After just a few short weeks in “retirement” Neil Friedman has returned to the retail side of the desk by being named Toys’R’Us’ US President. This comes just in time for the upcoming TRU IPO (good for him!). Early in his career, Neil spent ten years at Lionel Leisure before moving to the toy manufacturing side with Hasbro, Gerber and finally Fisher Price and Mattel. He also spent an additional short stint at Lionel Leisure in the early nineties.

The toy industry should benefit nicely by having Neil in such a prominent place at Toys’R’Us which has been looking awfully “Targety” lately. It should certainly be helpful that he understands and empathizes with the challenges that manufacturer/importers face. Congratulations to Neil and good luck to the toy industry which hopefully will find it just a little bit easier to do business with TRU.

Mr. Friedman’s alma mater, Mattel, just lost the most recent round in its “total war” with MGA. Most toy industry executives that I have spoken with are absolutely flabbergasted. To hear MGA Chief Executive Isaac Larian crow “After seven years of fighting with Mattel, I’m finally vindicated” reminds me of Ollie North saying “I’ve been completely exonerated. It seems that Mattel and MGA are now tied at one and one with one “do over”. So what happens next? Appeal? Jumpball? Tiebreaker?

From my reading of the case (which is admittedly far from complete) it seems clear that Carter Bryant created the original Bratz drawings on Mattel’s time and dime. It seems equally clear that Mattel turned the concept down internally (oops!). That’s completely understandable. We’re in a fashion business and much of product selection is just guessing at what a very fickle group will decide they must absolutely have usually for a very short period of time.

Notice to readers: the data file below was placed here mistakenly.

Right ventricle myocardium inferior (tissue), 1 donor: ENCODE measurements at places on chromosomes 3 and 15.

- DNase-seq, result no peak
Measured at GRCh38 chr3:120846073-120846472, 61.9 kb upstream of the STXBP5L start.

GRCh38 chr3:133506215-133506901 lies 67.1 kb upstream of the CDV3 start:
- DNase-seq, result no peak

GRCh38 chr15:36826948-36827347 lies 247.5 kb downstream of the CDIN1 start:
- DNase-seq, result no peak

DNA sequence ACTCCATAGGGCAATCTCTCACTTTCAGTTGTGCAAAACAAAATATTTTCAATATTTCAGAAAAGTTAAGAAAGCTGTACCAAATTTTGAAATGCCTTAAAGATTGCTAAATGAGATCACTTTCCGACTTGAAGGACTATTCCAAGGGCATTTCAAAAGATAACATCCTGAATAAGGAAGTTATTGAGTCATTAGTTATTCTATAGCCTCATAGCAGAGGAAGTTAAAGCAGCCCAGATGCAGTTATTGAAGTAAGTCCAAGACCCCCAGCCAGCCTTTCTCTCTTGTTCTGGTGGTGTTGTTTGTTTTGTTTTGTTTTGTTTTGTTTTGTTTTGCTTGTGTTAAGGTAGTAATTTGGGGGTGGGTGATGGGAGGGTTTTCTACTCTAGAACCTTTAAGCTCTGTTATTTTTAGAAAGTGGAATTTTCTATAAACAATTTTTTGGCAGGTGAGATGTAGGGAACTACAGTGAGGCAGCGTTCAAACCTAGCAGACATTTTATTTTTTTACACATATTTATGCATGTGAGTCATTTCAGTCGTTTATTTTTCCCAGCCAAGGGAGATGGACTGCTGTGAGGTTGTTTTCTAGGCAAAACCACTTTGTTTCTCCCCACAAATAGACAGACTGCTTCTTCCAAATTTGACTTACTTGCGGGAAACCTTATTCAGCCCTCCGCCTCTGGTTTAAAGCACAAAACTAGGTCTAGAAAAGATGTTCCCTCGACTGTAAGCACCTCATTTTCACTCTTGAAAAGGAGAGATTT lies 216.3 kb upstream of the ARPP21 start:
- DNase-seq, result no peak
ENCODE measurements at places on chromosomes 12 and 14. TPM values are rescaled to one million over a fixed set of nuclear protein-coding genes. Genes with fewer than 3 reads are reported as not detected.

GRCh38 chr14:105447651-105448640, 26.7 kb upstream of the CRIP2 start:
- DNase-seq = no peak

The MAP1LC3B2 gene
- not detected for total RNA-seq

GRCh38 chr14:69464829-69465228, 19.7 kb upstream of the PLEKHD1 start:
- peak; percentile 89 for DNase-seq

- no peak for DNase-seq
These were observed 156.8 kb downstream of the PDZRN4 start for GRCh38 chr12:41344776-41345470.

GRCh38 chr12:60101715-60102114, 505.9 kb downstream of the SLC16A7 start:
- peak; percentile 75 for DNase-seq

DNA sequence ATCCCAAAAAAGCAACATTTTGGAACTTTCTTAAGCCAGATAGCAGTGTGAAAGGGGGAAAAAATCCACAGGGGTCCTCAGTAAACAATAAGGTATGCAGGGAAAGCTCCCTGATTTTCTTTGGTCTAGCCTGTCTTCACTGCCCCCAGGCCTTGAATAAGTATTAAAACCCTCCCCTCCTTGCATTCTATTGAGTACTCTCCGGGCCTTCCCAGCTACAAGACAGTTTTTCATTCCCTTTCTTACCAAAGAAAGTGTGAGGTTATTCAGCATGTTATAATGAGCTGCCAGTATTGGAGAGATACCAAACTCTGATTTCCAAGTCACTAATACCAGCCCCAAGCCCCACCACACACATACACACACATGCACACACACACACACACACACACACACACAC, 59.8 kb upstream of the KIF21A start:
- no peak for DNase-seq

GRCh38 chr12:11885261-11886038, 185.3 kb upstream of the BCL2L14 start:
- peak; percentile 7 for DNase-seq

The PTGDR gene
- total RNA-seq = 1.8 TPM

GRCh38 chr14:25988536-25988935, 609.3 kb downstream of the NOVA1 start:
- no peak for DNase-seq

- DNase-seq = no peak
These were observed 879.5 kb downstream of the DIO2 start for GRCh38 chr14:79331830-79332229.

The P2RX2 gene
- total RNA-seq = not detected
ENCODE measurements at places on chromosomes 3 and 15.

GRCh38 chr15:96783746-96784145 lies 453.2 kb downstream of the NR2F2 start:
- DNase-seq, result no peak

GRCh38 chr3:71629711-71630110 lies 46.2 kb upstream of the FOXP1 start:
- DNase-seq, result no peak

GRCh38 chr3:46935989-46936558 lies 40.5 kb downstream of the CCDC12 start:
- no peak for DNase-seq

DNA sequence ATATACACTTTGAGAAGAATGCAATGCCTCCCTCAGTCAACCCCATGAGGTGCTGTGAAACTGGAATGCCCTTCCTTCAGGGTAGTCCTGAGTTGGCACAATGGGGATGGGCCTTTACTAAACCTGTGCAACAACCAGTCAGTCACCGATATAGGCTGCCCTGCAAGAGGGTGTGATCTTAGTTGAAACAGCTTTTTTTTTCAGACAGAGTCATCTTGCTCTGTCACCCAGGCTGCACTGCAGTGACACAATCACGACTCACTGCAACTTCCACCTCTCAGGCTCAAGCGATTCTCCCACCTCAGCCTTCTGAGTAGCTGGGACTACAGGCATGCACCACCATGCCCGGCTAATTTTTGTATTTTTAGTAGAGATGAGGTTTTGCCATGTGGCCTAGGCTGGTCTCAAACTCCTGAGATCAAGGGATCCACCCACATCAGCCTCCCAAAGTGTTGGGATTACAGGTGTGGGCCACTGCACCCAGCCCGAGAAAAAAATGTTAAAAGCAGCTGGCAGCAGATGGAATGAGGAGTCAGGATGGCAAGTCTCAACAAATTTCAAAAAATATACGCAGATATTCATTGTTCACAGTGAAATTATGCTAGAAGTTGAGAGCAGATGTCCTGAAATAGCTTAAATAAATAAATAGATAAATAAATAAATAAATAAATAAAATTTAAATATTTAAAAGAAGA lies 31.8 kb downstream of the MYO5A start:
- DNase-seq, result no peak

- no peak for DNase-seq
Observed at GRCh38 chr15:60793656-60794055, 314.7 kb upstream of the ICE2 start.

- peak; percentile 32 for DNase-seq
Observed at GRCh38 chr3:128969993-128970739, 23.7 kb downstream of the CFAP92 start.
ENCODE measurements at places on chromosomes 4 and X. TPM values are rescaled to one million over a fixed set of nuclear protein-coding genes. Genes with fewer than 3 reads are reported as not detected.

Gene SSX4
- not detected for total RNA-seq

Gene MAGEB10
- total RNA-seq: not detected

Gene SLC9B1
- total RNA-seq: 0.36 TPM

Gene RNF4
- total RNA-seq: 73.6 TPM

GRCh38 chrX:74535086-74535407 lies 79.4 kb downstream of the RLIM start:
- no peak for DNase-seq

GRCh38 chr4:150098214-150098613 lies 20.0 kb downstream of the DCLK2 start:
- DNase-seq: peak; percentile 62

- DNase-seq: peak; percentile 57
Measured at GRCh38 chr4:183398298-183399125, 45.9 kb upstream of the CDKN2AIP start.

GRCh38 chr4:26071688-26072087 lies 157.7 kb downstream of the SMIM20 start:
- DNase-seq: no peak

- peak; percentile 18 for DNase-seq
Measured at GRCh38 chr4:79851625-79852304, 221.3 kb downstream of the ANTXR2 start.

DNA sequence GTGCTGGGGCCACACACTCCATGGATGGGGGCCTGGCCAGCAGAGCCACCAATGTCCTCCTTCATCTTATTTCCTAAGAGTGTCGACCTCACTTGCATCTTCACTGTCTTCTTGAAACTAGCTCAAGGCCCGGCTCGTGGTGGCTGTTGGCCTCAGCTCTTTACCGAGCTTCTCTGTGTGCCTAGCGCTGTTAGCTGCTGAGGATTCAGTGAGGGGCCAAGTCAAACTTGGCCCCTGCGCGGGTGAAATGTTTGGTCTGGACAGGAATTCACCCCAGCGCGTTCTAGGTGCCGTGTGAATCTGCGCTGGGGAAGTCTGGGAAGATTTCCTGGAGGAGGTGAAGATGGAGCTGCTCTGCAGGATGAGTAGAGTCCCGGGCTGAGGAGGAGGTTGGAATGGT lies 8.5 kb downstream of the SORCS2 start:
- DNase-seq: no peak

I, of course, haven’t read Carter Bryant’s Mattel contract but I do know (as does everyone in the toy industry) that these contracts are meant to cover all intellectual property developed day or night or weekend while in a company’s employ. Both Carter Bryant and Isaac Larian must have known that in producing Bratz, they were on a very slippery slope whether there was some loophole in the Bryant/Mattel contract or not. On the other hand, it is also very clear that MGA overwhelmingly built the Bratz franchise through smarts and hard work.

So, what should be done? This isn’t the way “the law” reads or the way contracts were written but it I were King Solomon…First, no damages for anybody. I would guess there was an adequate amount of “stolen trade secrets”, dirty tricks, subterfuge and just plain smarmy behavior by both combatants. The original concept was probably technically owned by Mattel but the business was built by MGA. So Mattel should receive the highest customary inventor’s royalty paid in some sort of split by MGA and Carter Bryant who surely knew he was violating the spirit if not the letter of his contract.